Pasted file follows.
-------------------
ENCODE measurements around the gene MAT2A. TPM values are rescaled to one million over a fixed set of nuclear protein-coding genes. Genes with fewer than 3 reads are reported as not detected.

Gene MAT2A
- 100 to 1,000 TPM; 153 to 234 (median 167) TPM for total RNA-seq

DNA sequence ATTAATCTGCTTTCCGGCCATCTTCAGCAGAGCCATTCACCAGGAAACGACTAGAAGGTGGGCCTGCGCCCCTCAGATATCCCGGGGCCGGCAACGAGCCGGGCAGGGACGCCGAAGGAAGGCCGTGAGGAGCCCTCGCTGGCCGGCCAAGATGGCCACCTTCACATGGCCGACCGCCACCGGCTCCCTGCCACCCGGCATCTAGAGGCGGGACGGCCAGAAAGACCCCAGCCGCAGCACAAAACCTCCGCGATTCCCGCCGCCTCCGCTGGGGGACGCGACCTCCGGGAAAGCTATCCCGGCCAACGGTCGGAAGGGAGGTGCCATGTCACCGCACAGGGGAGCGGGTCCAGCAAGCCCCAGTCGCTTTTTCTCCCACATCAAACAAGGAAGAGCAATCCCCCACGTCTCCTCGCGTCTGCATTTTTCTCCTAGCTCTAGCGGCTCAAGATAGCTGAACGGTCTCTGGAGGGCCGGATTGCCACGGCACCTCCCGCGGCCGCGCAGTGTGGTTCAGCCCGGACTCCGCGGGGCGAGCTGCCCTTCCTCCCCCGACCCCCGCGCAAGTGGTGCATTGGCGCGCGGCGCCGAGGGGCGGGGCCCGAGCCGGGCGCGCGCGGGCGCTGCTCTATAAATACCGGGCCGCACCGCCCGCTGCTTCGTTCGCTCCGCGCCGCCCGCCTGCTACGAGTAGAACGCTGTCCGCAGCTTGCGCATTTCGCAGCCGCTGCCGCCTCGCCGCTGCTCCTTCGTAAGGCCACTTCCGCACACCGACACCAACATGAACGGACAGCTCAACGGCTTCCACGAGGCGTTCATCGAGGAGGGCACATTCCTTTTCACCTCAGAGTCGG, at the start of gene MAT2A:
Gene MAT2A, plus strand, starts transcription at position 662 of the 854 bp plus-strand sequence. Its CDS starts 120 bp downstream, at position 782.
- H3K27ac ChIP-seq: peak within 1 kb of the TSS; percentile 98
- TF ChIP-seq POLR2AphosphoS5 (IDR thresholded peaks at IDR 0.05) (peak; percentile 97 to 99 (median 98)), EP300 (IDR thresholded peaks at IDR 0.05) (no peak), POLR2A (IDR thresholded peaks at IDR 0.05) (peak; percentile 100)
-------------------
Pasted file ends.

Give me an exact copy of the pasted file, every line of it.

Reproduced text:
ENCODE measurements around the gene MAT2A. TPM values are rescaled to one million over a fixed set of nuclear protein-coding genes. Genes with fewer than 3 reads are reported as not detected.

Gene MAT2A
- 100 to 1,000 TPM; 153 to 234 (median 167) TPM for total RNA-seq

DNA sequence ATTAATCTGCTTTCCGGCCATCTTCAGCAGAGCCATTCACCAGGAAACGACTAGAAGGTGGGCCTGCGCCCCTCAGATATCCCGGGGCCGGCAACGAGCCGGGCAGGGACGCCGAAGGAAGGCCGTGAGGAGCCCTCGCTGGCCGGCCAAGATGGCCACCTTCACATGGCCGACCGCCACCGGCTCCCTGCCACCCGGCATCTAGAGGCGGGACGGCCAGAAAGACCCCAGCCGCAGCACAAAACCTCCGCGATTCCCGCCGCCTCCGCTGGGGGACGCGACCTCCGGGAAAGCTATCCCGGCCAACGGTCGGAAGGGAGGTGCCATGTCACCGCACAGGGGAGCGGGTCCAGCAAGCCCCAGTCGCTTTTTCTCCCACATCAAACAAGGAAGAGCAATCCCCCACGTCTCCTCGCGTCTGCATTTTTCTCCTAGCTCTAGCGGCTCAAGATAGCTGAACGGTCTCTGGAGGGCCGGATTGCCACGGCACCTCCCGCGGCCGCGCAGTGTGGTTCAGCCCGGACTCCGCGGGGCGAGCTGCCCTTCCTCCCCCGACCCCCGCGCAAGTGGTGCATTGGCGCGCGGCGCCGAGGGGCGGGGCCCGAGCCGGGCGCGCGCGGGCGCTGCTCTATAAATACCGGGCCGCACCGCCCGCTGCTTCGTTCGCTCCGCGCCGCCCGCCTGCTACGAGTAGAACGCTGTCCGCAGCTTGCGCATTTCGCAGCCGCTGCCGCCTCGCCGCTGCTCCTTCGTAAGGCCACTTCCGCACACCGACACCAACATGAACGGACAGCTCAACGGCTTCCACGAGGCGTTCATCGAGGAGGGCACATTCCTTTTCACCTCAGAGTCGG, at the start of gene MAT2A:
Gene MAT2A, plus strand, starts transcription at position 662 of the 854 bp plus-strand sequence. Its CDS starts 120 bp downstream, at position 782.
- H3K27ac ChIP-seq: peak within 1 kb of the TSS; percentile 98
- TF ChIP-seq POLR2AphosphoS5 (IDR thresholded peaks at IDR 0.05) (peak; percentile 97 to 99 (median 98)), EP300 (IDR thresholded peaks at IDR 0.05) (no peak), POLR2A (IDR thresholded peaks at IDR 0.05) (peak; percentile 100)